The Andhra Pradesh government’s decision to make the English medium compulsory in all state schools from the 2020-21 school year was hit with a backlash by the Supreme Court on Thursday, which refused to uphold the Supreme Court ruling on the matter.
A Supreme Court department bank, comprised of Justice DY Chandrachud, Justice KM Joseph, and Justice Indu Malhotra, asked respondents – Sudheesh Rambhotla and Guntupalli Srinivas – to turn in their counters about the AP government’s special leave request against the Supreme Court order .
The bank said it would investigate the merits of the case and consider allowing a stand on the Supreme Court’s order after going through the affidavits submitted by respondents. The case was released for further hearing through September 25.
On April 15, the Supreme Court overturned the Government Ordinance (GO No. 85 of November 20, 2019), according to which English middle school education from grades I to VI in elementary, high and high schools is compulsory among all managers from 2020 to 21 . It should be gradually extended to each additional class from the next academic years.
The Supreme Court agreed with the petitioners’ allegation that the said GO violated the provisions of the 2009 Law on the Right of Children to Free and Compulsory Education and Articles 14, 21 and 21-A of the Constitution.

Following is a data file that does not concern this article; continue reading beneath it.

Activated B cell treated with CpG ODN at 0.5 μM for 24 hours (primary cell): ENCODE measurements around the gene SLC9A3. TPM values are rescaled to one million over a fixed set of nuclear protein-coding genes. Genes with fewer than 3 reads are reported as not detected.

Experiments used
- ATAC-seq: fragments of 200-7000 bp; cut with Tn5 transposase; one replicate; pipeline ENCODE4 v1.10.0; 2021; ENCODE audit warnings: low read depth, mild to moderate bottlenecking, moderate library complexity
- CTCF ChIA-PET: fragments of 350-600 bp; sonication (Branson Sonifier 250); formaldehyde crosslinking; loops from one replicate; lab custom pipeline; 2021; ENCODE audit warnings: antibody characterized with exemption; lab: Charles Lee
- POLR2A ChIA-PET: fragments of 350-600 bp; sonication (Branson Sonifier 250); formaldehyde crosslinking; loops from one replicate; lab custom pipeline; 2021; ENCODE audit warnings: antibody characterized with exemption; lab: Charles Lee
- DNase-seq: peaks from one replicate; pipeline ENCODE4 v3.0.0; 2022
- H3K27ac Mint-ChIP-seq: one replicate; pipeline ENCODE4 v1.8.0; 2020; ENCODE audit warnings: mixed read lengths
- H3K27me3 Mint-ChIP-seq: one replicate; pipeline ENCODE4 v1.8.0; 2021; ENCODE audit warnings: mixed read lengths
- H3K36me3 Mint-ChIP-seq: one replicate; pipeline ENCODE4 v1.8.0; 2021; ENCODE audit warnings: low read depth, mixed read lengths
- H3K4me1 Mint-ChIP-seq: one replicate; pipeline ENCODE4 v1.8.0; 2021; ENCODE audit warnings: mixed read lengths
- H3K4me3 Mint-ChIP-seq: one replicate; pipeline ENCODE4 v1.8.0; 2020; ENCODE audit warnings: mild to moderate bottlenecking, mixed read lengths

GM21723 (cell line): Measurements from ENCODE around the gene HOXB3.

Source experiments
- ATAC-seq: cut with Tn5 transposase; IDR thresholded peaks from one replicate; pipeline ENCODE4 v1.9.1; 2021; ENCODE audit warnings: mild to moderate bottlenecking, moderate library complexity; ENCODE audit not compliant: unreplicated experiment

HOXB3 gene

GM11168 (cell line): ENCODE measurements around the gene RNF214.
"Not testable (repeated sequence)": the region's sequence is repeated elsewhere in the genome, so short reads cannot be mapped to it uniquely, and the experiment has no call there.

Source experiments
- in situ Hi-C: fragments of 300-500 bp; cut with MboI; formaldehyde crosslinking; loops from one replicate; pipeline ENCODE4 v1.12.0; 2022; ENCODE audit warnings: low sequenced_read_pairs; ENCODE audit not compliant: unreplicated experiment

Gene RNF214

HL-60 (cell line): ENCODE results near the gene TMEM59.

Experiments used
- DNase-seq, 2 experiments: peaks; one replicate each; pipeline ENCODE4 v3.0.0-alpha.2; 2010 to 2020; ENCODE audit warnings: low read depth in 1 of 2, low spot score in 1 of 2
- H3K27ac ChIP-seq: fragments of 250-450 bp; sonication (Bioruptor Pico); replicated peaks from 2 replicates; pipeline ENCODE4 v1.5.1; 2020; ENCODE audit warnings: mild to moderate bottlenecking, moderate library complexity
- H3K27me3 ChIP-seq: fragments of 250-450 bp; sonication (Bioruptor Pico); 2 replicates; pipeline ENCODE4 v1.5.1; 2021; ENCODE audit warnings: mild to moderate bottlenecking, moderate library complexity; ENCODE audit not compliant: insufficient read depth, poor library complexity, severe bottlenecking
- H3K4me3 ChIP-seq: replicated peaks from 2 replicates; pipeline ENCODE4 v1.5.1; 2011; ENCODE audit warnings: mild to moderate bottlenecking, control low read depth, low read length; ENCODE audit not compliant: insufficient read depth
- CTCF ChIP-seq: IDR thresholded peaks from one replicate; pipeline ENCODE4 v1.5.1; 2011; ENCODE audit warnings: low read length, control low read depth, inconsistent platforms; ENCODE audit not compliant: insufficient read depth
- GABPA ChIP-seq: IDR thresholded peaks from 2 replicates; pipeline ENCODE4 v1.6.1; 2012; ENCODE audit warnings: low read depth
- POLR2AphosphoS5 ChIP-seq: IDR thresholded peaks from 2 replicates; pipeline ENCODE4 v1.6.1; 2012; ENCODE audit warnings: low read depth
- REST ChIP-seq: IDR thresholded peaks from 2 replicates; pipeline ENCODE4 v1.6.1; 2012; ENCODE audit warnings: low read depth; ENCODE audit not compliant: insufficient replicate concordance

The Andhra Pradesh government moved the Supreme Court in June and challenged the Supreme Court order. Senior government attorney K V Vishwanathan argued that the Right to Education Act did not contain a provision that education should only be compulsory in the mother tongue.
The attorney said that the introduction of the English medium was a progressive decision as the unavailability of the English medium in state schools forced parents to send their children to private schools to spend a lot of money. “As a result, enrollment in state schools is falling,” he argued.
He said the government was ready to set up Telugu middle schools for those who wanted to learn in their native language and they would also get free transportation. He noted that a government survey found that 95% of students and parents wanted English as a medium of instruction.